I did some switching around with my pots. I put strawberry shake in a much smaller pot. I did seem to lose some of the bottom roots when I took it out of the pot it was in, but it still had roots attached to the "base" (see. I am learning!). I am hopeful this will help. I also mixed a little bit of perlite in the potting mix to help with drainage, and I used fresh potting mix to rid the plant of the fungus gnats. I do realize that it will only be temporary 'cause I am fighting them in all pots. But I am hoping to continually change out the soil in my pots until I am rid of the darn things!

I have noticed that the petiole (ah ha! Julia learns a new language! Tee! hee! hee!) on strawberry shake is flat on the top and round on the bottom. What do you call that?
Name: Steve Lucas
Siloam Springs, AR
Image
ExoticRainforest
Feb 17, 2010 5:45 PM CST
Aroideana is not available for purchase by non-IAS members until one year after publication. Every member receives a copy in the mail in August and this year will be our first to have color pages. I know that sounds unusual but the IAS is not a huge organization and we spend almost every dime we take in every year producing Aroideana and the show.

That's one reason I'm on a major push to increase the membership so we can do more color printing as well as grants to students going into aroid botany.

Every member also receives a quarterly newsletter with the next one out next month. The newsletter is always in color and is sent electronically.

If anything about my definitions is difficult just ask! I'll gladly do my best to "translate".

Steve
Name: Dawn
Eastern KY Zone 6
Image
3jsmom31
Feb 17, 2010 7:58 PM CST
http://images.google.com/images?q=thrips+images&oe=utf-8&rls...

I just googled thrips images. I have looked with a magnifying glass, or I wouldn't see them very well... I worked at a greenhouse when I was younger and some insect was biting me. I finally caught one and asked the owner, he said it was thrips but that I was nuts if I thought it was biting me. Well, that's how I figured out that they were here. I kept getting little bites. Not since I sprayed, but I'm on the hunt for them, now. I'm wondering what other means of control people have used until I get them outside (The neem kind of stinks).
Name: Steve Lucas
Siloam Springs, AR
Image
ExoticRainforest
Feb 17, 2010 8:56 PM CST
Off subject but if any of you grow "Philodendron Silver Queen" (commonly sold on eBay) you might want to read this new page!

Steve


http://www.exoticrainforest.com/Monstera%20pinnatipartita%20...

Bubba1
Feb 18, 2010 2:05 PM CST
Nope. Thankfully I don't have thrips!

Steve-

Could I press upon you a little further for help? I had this discussion with someone on the garden and was referred to your website for help in identifying my plants. Here's the deal. (Hope you can see the plants) The plant on the left I got from someone on the garden marketplace summer before last. When it arrived it was labelled as philodendron bippenifida, which of course I could not find on the plant files. I am wondering if she meant bippenifitum. The plant on the right I got in a plant trade. The person who sent it to me said it was a "horsehead" philodendron. If you look closely (hope you can see) you see that these two plants are not the same. The plant on the right has a more elongated and narrow leaf and the top of the leaf on the most mature leaf is square. I believe the plant on the left is the plant most commonly referred to as 'horsehead". Do you know what variety the plant on the right is?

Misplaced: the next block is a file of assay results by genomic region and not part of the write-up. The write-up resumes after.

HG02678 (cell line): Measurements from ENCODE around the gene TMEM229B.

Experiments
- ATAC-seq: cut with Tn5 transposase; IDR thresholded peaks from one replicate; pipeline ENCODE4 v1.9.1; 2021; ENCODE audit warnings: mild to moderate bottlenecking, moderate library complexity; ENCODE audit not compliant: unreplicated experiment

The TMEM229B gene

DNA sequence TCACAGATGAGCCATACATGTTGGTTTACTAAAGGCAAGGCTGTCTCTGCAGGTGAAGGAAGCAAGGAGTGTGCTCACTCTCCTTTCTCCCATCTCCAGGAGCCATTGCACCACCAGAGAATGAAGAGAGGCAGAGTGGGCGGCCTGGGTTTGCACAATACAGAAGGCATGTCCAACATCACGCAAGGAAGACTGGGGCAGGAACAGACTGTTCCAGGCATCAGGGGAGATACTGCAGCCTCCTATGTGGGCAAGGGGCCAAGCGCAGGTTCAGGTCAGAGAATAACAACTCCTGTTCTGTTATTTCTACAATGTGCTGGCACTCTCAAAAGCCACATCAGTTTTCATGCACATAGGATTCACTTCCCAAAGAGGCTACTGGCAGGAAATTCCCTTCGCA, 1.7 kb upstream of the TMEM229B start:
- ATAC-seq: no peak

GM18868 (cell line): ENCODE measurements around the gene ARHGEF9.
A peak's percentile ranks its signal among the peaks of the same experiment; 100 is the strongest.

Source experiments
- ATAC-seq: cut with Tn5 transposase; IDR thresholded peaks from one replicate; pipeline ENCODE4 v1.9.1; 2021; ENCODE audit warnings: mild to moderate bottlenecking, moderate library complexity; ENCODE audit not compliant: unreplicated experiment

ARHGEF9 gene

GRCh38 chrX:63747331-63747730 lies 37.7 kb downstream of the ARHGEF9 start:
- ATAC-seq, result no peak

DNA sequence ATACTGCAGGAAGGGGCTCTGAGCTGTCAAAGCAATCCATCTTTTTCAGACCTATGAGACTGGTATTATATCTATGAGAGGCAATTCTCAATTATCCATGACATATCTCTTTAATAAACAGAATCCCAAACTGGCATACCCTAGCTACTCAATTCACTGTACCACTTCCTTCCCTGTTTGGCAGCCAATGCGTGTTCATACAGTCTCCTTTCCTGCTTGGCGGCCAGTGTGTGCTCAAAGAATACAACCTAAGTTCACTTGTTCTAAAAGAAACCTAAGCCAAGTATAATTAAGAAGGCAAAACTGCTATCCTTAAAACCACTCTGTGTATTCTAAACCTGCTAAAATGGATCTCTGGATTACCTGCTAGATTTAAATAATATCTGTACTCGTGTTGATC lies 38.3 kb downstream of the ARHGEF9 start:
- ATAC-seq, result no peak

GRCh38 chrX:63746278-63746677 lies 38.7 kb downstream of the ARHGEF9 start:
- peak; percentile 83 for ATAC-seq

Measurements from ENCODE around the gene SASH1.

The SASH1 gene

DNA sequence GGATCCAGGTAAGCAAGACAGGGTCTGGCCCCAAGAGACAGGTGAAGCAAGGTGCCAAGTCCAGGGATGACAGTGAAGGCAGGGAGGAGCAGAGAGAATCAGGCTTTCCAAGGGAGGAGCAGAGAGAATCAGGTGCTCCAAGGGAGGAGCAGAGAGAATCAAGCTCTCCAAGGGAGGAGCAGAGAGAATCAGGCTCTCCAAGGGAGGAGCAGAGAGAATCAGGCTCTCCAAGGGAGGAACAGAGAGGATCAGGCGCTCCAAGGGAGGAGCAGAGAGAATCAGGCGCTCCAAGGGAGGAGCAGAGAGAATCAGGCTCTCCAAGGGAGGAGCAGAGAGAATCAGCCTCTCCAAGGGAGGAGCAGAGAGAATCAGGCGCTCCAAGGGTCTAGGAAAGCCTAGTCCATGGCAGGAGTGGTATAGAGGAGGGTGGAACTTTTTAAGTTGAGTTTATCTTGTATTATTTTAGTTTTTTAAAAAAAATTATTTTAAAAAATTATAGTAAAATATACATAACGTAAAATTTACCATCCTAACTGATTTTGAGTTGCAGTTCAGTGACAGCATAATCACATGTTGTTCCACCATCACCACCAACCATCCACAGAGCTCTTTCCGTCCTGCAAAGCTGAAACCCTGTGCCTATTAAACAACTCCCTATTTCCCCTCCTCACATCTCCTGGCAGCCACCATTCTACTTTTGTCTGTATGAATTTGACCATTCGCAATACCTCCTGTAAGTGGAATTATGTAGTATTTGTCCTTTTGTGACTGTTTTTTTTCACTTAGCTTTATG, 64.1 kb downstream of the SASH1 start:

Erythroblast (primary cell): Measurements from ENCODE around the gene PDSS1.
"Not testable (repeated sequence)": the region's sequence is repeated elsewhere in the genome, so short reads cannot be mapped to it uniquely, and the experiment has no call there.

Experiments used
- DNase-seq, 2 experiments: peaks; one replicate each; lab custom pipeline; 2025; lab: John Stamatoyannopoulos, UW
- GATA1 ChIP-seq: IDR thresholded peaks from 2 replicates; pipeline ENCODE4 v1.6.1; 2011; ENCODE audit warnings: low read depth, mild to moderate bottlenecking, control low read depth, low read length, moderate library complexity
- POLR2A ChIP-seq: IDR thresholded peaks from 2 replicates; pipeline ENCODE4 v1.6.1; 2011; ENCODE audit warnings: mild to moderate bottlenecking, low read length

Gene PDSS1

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Name: Steve Lucas
Siloam Springs, AR
Image
ExoticRainforest
Feb 18, 2010 3:50 PM CST
Horse head is a common name for Philodendron bipennifolium. My guess is both are the same plant.

If you look at the photos on this page you'll see this plant goes through a wide range of changes as it grows in exact the same way a baby changes as it morphs into a three year old, then a six year old before becoming a teen ager, a young adult and finally into a 69 year old like me. These changes are called ontogeny. To make that more complicated plants go through a process of natural variation and the two combined make it tough on anyone to walk through a rain forest and figure out which species is really a different plant.

When a person goes into the forest to collect they always look for the most beautiful "forms". There may be two identical species growing side by side but they have different forms so the collector takes the one that is more striking, still they are the same species.

We change so so much as we grow even some of our best child hood friends have no idea who we are when we meet 50 years later. Plants are exactly the same.

There is one photo on the page showing a bunch of different forms on the same plant.:

http://www.exoticrainforest.com/Philodendron%20bipinnafolium...

Once you read this page then click on the link to Natural Variation. I think you'll get the picture. By the way, this subject confuses many people because we have a tough time understanding that plants morph as they age just like people.

Let me know what you think.

Steve

Bubba1
Feb 18, 2010 4:05 PM CST
I do understand that the baby leaves can look so much different than the mature leaves. On the plant to the left the bottom leaf looks much different than the baby ones at the top of the plant, except to me the bottom of the leaves look similar, the baby one being fatter and not yet elongated. But, yes, it is very hard to understand that these two plants could be the same since they look so much different. Even the baby leaves are different. It is very hard for the mind to grasp that 2 plants, growing side by side in the wild, could be the exact same plant and look completely different. This makes identifying what you buy so much harder. And can be frustrating. I will go look at your link. I am sure I will find it very enlightening.

Bubba1
Feb 18, 2010 4:08 PM CST
Ooooh! I wish mine looked like the photo taken by Michael Mattlage or the photo taken by Enid Offelter!